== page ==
|Ted Williams hits one of his 521 Home Runs.|
Ron Fairly had a fairly good Major League career. He played 21 seasons in the majors and then was a broadcaster for 27 more. His lifetime average was .266. He led the USC baseball team to a College World Series championship in 1958, and then helped the Los Angeles Dodgers win three World Series in 1959, 1963, and 1965. He was an All Star. He is also the answer to a baseball trivia question that will stump all but the most obsessed fans: Ron Fairly is the player who hit the most career home runs without ever hitting as many as twenty in a single season.
Fairly was good, but he wasn’t Ted Williams. Of course, no one was Ted Williams other than the man himself. But there is a vast gulf between Ron Fairly’s exceptional talents and the best hitter who ever played the game.
Years ago I heard a story about Fairly talking to Williams about hitting, and he told the Hall of Famer that there was a particular pitch, that he just couldn’t hit. Williams responded by asking him, “Then why do you swing at it?”
If you can’t hit it, Ted told him, then don’t swing at it.
In baseball and in life, that is good advice.
It’s not perfect, of course, there are times when you have to swing even if your chances of getting a hit are not very good.
But in his twenty-one seasons, Ron Fairly struck out just 877 times.
As I contemplate our upcoming United Methodist General Conference, I find myself thinking about Ted’s advice.
I was reading “The Renewal Agenda for General Conference” proposed by the ironically named “Good News” movement, and I found myself feeling physically ill. It’s an agenda which is apparently aimed at making us more rigid than the Southern Baptists. And then it occurred to me that the “Good News” people probably feel the same way when they read about the agenda proposed by the Reconciling Ministries Network.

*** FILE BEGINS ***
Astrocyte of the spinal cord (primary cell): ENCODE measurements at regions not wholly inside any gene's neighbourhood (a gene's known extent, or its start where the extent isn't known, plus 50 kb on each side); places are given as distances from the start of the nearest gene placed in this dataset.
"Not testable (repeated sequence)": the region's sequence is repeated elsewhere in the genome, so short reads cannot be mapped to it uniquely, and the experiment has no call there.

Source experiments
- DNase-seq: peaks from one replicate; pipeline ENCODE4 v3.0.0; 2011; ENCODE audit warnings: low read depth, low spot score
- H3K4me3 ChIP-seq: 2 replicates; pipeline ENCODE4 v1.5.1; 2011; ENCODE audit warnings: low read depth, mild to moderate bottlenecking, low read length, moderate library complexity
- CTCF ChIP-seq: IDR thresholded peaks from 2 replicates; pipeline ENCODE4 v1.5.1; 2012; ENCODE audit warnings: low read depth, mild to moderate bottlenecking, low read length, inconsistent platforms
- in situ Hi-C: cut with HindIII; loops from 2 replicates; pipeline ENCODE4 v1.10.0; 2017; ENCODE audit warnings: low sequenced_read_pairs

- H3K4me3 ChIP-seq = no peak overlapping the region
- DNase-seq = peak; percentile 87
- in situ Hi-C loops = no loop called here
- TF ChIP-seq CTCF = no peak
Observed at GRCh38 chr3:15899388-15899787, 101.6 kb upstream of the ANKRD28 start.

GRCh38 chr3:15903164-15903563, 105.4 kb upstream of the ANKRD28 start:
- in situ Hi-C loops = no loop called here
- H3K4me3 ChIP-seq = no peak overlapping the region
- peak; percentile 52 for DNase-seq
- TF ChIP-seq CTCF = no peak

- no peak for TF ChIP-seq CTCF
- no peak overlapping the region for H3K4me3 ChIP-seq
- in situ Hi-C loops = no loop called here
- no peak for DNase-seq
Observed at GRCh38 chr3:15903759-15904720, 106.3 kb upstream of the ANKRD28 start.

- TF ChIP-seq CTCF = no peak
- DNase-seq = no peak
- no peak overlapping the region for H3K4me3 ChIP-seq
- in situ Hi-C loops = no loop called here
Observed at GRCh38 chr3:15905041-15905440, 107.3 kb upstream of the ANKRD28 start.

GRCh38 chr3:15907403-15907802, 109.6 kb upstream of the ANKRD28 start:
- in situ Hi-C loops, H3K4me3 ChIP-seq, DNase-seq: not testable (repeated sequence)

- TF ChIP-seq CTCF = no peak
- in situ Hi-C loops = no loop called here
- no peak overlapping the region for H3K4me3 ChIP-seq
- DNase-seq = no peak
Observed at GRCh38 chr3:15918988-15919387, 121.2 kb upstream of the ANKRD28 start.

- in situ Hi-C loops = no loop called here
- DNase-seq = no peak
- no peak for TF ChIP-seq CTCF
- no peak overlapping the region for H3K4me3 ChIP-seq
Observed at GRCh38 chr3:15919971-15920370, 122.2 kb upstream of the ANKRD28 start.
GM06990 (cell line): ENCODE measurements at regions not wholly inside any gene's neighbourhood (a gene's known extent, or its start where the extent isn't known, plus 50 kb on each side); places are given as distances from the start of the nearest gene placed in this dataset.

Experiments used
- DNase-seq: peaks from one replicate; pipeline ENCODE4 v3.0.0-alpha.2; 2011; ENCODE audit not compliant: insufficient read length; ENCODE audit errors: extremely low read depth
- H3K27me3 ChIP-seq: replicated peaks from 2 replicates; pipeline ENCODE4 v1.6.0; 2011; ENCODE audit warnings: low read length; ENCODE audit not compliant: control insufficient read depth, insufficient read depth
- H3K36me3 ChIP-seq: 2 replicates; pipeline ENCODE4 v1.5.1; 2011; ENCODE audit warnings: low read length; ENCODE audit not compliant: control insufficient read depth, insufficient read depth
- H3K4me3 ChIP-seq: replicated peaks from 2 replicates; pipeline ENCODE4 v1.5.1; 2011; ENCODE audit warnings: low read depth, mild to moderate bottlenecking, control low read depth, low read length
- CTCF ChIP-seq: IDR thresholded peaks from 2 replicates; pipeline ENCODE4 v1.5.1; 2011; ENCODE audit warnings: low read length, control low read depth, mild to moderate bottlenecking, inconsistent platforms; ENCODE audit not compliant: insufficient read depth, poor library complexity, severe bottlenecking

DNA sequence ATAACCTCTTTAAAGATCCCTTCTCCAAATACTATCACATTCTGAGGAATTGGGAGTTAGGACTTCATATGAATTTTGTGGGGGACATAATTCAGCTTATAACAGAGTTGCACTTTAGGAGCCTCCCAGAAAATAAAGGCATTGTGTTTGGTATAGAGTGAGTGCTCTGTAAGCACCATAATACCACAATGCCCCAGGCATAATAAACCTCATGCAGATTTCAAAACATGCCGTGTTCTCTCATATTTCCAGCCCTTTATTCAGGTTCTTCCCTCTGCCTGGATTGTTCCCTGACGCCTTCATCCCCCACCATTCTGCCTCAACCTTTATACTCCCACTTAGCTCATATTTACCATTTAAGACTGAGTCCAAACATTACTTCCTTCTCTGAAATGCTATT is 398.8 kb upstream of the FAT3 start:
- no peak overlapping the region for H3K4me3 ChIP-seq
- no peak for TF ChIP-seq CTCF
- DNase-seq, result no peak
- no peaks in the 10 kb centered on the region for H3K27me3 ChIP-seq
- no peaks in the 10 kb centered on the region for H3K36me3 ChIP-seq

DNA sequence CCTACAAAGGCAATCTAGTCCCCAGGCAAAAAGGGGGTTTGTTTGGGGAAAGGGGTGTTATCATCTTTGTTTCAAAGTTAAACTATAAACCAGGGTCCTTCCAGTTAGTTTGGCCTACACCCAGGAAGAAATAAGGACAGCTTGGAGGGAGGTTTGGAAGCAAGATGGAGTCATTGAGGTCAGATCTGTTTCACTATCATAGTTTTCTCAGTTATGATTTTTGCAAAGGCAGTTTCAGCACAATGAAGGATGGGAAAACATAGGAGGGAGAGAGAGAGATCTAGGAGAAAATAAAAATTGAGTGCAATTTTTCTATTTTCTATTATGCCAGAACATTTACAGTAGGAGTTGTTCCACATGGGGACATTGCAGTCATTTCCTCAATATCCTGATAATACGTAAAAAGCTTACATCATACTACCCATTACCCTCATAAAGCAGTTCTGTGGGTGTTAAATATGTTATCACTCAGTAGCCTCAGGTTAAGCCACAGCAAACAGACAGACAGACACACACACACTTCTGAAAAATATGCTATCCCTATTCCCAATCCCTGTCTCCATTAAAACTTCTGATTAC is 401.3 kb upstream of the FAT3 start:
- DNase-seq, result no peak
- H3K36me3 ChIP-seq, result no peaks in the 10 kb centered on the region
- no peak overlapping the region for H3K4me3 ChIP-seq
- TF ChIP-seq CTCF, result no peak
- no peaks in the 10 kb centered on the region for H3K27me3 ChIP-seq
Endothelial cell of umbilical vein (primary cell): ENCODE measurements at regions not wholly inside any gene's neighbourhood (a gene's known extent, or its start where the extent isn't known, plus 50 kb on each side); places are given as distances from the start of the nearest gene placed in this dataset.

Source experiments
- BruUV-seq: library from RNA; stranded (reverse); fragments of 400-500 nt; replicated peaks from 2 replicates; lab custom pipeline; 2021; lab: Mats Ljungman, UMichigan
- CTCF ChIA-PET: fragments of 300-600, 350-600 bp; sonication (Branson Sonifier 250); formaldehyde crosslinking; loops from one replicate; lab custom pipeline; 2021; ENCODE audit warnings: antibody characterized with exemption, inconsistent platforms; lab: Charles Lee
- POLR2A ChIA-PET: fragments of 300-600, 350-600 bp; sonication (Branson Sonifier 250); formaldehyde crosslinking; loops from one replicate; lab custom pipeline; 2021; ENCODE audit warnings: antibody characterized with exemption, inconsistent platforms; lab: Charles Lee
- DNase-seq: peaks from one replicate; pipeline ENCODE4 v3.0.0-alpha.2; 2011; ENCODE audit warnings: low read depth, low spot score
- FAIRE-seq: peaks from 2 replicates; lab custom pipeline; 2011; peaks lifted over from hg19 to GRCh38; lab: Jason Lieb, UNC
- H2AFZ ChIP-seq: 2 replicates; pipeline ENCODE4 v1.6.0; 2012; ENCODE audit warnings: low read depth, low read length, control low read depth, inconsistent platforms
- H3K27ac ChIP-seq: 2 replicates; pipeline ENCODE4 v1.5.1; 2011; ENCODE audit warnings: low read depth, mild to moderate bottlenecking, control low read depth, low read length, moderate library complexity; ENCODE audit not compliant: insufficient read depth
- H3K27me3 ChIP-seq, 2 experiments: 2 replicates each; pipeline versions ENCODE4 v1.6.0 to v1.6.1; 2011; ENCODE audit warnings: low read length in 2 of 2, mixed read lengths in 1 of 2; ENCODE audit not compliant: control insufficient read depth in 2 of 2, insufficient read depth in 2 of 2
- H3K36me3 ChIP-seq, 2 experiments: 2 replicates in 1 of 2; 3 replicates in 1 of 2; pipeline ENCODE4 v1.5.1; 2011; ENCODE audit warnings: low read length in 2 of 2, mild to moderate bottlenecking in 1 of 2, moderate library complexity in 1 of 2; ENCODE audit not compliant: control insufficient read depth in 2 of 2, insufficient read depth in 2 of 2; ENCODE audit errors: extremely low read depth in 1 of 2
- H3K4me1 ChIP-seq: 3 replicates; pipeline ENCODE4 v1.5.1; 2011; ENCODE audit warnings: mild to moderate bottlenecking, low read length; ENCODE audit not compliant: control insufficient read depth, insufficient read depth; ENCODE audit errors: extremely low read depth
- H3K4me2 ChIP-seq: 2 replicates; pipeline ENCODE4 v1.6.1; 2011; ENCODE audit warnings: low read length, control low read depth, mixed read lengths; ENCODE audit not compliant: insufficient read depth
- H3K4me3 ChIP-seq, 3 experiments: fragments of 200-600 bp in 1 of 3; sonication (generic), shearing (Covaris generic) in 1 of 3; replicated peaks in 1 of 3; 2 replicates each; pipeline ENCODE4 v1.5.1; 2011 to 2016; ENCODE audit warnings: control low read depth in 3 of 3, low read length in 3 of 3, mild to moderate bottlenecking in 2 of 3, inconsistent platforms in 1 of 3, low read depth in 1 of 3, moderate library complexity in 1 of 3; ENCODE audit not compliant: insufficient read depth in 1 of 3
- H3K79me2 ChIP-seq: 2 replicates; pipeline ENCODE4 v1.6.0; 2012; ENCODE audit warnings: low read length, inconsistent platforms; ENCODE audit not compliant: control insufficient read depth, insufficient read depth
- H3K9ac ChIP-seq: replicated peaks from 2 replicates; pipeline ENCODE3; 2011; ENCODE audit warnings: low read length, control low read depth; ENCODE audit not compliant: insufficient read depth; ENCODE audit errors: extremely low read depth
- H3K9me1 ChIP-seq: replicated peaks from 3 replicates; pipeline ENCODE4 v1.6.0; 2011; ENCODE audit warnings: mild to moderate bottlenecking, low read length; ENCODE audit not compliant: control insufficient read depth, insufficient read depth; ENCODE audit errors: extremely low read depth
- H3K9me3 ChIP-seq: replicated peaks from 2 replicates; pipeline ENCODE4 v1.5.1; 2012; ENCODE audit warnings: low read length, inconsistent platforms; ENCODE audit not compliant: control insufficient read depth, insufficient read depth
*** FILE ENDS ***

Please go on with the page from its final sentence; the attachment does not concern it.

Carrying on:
This is a pitch we United Methodists just can’t seem to hit.
We can’t even agree on what sort of a pitch it is. One side calls it “the issue of homosexuality.” The other side talks about the exclusion of our LGBTQ sisters and brothers (although we are not really comfortable with the gender binary).
Both sides believe that they are very serious about biblical authority and each side believes that the other is profoundly and perversely wrong.
We can’t hit it. We need to stop swinging at it.
To my mind, that would mean two things.
First, those of us in favor of inclusion need to give up on changing that grotesquely offensive statement about “homosexual practice” being incompatible with Christian teaching. Maybe we can modify it slightly and maybe not, but we probably cannot eliminate it, and we just need to let it go.
And second, those in favor of the continued exclusion of LGBTQ persons need to give up on the penalties for pastors and bishops who celebrate same sex marriages and appoint LGBTQ pastors. Just let it go. We don’t have penalties for any other comparable infractions.
My guess is that plenty of people on both sides of the issue would find this idea deeply offensive. But it would be better than where we are.